Genre: Drama, Musical
Director: Michael John Warren
Cast: Joel Houston, Jonathon "JD" Douglass, Taya Smith, Jad Gillies, Matt Crocker, Dylan Thomas, Michael Guy Chislett, Simon Kobler, Timon Klein, Benjamin Tennikoff
Release Date: September 16th, 2016
When the Bough Breaks Morris Chestnut and Regina Hall
There are smart characters who make terrible decisions in movies and then there are characters like John Taylor in When the Bough Breaks. Here is a character who is happily married, healing
rich and successful. Despite that, pills
he continually makes reckless and terrible decisions to the point where you question his intelligence and sanity.
Played by Morris Chestnus, capsule
John is one half of a beautiful young couple who unfortunately can’t bear children of their own. His wife is Laura (Regina Hall), a woman who has suffered through three miscarriages and years of trying to have her own child. Her emotions are real and poignant. “You actually start to hate your own body,” she says tearfully to Anna Walsh (Jaz Sinclair), a young woman who has offered to serve as a surrogate for the couple.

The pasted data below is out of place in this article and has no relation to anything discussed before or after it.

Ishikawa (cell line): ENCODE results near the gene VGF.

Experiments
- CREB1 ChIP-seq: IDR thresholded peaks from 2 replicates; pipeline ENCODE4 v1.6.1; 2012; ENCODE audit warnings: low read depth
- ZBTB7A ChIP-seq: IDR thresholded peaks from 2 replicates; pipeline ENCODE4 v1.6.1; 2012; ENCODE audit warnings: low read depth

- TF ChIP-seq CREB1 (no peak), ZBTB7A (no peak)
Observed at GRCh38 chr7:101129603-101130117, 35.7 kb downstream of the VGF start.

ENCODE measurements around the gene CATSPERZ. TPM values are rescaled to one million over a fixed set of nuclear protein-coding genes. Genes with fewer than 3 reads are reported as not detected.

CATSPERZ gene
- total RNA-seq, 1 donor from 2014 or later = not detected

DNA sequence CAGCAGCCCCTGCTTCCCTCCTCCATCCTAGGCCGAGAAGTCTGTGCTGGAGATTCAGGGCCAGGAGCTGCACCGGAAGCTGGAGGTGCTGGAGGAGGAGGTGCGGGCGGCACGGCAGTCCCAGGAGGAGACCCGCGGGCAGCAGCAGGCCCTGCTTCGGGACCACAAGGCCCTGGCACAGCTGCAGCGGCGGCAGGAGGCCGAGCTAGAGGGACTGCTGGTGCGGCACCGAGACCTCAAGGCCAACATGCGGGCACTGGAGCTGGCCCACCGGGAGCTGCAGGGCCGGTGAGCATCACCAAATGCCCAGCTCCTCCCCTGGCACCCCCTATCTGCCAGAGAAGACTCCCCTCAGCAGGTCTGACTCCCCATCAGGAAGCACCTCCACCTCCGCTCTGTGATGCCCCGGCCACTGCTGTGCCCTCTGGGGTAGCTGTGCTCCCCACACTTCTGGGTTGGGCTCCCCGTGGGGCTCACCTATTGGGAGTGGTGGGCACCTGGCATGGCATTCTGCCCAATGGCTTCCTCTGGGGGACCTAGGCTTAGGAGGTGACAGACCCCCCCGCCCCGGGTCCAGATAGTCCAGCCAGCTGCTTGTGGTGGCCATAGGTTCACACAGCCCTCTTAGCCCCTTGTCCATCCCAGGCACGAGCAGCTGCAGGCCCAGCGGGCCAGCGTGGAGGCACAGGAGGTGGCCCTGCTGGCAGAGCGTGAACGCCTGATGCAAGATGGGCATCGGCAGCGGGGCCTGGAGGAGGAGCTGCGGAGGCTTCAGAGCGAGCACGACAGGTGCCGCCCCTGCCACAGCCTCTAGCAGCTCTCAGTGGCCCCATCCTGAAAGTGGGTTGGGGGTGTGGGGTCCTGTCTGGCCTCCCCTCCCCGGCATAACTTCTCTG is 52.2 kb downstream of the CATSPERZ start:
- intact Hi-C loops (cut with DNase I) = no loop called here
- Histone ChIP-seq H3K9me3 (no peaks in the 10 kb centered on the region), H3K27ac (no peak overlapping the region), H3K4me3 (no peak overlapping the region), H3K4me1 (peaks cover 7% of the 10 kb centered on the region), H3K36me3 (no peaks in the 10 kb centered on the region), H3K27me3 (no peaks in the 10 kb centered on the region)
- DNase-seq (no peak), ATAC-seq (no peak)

The issue for the Taylors though is that Anna is a psychopath. Beneath her friendly smile and naïve personality, she’s a monster. After Anna’s fiancé attacks her, the Taylors offer her a home with them during the duration of the pregnancy.
When Anna is left alone with John, her jealous personality comes to life leading him into trouble. Being a reasonable adult with a strong-headed wife and a child on the way, one would think that John would talk to his wife about Anna’s erratic behavior. He doesn’t. When he finds out about her past, one would think that John would immediately cut ties with her. He doesn’t. When he realizes what he’s up against, one would think John would start thinking clearly. He doesn’t.
Time and again, John makes obvious mistakes that any reasonable person would’ve avoided. Director Jon Cassar, who previously directed fifty-nine episodes of the original 24 series, was at the helm here and he tries to create a slow-building tension between the three main characters. He does a wonderful job capturing Laura’s state of mind — Hall’s performance is the best aspect of this film — but he fails to keep all of the plot pieces together here. Laura disappears on and off during the film’s second half and when she does appear, she seems clueless about how her once friendly relationship with Anna has transformed into something much darker.